Mom & Dad were here in London for Thanksgiving (in fact, we just sent them back across the pond this morning) and my father was amused by the fact that the weather for a large part of our stay was forecast as “dull and damp” – so very British, eh? Yes, there have been gray clouds hanging low in the sky and a fair amount of precipitation but, fortunately, the visit here has been anything but dull and damp. We all shared another successful Thanksgiving with Barbara and John’s friends where we ate and drank our way through name mispronunciations, hilarious stories, and general American-sized merriment. My U.K. Thanksgivings have become a tradition I truly anticipate and enjoy, despite the mea culpas my waistline will be doing when I return home to the healthier living found in La-La land. No more pints and chips for me. We also took Mom and Dad to see the stage musical BILLY ELLIOTT at the gorgeous Victoria Palace Theatre. It was a fitting celebratory evening of fine dining and good theatre for what was their 47th wedding anniversary. (Granted, it might have been a bit more romantic without me and my sister and brother-in-law tagging along, but I think they still had fun.)
It’s been a while since I saw the film BILLY ELLIOTT, but I remember really enjoying it and being particularly impressed with young Jamie Bell’s performance. It was astounding enough that he could act and dance so imagine the musical version where the twelve-year-old Billy has to act, dance, and sing. Luckily, young Harris Beattie was a triple threat on all counts. There was one particular sequence in the musical that reminded me of the power of live theatre and the way it can create magic right before your eyeballs. Young Billy is imagining the future he could have as a dancer and he hears the music to Tchaikovsky’s Swan Lake. As the piece crescendos, Billy begins dancing alongside an older dancer dressed exactly like him – their moves are identical, as is their joy for dancing. Essentially Billy is sharing the stage with his future self. Such a simple number yet one of those stunning, moving moments that takes your breath away. All of the hope and potential of this boy’s journey encapsulated in one gorgeous sequence.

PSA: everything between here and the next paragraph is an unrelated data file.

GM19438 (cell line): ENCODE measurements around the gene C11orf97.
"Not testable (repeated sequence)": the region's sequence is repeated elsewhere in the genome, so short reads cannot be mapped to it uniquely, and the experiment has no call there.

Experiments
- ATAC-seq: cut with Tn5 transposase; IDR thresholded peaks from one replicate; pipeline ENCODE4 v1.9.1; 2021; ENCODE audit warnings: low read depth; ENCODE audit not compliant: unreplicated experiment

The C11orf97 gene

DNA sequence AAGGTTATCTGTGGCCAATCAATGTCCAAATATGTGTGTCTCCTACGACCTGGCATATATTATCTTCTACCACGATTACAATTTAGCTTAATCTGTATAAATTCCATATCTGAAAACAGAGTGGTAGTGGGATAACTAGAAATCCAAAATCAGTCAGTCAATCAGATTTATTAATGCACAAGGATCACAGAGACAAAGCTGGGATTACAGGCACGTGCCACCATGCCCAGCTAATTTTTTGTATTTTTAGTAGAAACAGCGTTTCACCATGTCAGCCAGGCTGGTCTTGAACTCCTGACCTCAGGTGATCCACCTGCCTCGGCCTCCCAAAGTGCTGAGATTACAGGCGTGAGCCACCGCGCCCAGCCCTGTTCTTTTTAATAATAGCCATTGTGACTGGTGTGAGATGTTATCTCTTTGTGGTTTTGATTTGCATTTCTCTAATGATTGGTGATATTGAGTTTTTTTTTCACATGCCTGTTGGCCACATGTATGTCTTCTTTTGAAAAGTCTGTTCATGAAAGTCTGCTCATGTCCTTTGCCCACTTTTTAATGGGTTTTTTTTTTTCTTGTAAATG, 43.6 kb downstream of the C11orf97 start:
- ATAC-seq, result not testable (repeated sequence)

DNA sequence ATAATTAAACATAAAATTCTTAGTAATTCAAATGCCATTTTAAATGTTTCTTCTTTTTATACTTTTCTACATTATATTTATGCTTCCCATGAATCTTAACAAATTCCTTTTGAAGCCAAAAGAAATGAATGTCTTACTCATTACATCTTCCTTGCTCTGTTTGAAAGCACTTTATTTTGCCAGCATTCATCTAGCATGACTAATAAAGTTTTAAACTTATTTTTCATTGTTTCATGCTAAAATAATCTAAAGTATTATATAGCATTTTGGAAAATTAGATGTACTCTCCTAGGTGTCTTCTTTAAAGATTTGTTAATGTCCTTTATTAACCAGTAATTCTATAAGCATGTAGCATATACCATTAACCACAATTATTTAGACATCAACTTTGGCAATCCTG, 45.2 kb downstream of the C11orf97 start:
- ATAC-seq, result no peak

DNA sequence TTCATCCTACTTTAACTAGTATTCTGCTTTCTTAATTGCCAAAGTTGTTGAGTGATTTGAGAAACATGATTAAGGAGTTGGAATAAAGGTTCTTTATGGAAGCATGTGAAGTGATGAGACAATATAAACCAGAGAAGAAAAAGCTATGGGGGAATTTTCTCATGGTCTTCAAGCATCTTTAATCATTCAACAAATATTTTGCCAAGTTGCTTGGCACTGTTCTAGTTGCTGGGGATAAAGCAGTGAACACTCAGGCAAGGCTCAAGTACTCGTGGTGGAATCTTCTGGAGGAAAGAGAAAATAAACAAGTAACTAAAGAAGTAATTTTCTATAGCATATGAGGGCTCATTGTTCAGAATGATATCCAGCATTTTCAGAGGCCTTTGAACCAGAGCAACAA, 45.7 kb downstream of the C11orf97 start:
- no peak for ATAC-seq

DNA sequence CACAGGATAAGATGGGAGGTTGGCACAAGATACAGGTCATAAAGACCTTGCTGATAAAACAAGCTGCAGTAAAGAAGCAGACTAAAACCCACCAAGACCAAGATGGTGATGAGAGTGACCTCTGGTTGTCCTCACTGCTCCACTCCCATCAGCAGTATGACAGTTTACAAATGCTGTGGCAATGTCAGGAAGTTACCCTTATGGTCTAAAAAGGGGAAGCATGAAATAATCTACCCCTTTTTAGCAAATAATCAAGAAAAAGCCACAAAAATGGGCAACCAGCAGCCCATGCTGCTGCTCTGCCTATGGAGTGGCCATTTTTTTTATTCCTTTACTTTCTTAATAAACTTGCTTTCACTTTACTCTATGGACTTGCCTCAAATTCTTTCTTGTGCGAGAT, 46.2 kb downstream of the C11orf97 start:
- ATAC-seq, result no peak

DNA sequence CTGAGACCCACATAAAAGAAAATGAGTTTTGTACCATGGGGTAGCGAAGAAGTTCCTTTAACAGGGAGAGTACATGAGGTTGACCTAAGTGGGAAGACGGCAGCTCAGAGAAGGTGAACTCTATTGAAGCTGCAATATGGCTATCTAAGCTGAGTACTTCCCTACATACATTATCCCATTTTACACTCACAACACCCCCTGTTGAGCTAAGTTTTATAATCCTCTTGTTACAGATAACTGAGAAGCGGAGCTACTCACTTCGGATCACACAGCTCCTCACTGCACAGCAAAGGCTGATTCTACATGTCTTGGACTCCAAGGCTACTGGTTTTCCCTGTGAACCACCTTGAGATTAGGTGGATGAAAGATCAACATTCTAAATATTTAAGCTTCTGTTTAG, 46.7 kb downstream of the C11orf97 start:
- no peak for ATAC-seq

Lee Hall, the writer behind the film and the book & lyrics for BILLY ELLIOTT, sums up the purpose of his prose far more eloquently than I can, but in a way that certainly resonates for me. He writes: “If BILLY ELLIOTT is about one thing it is that we are all capable of making lives for ourselves which are full of joy and self-expression, whilst we may not all become ballet dancers we are capable of finding moments of real profundity and creativity whatever our circumstances.”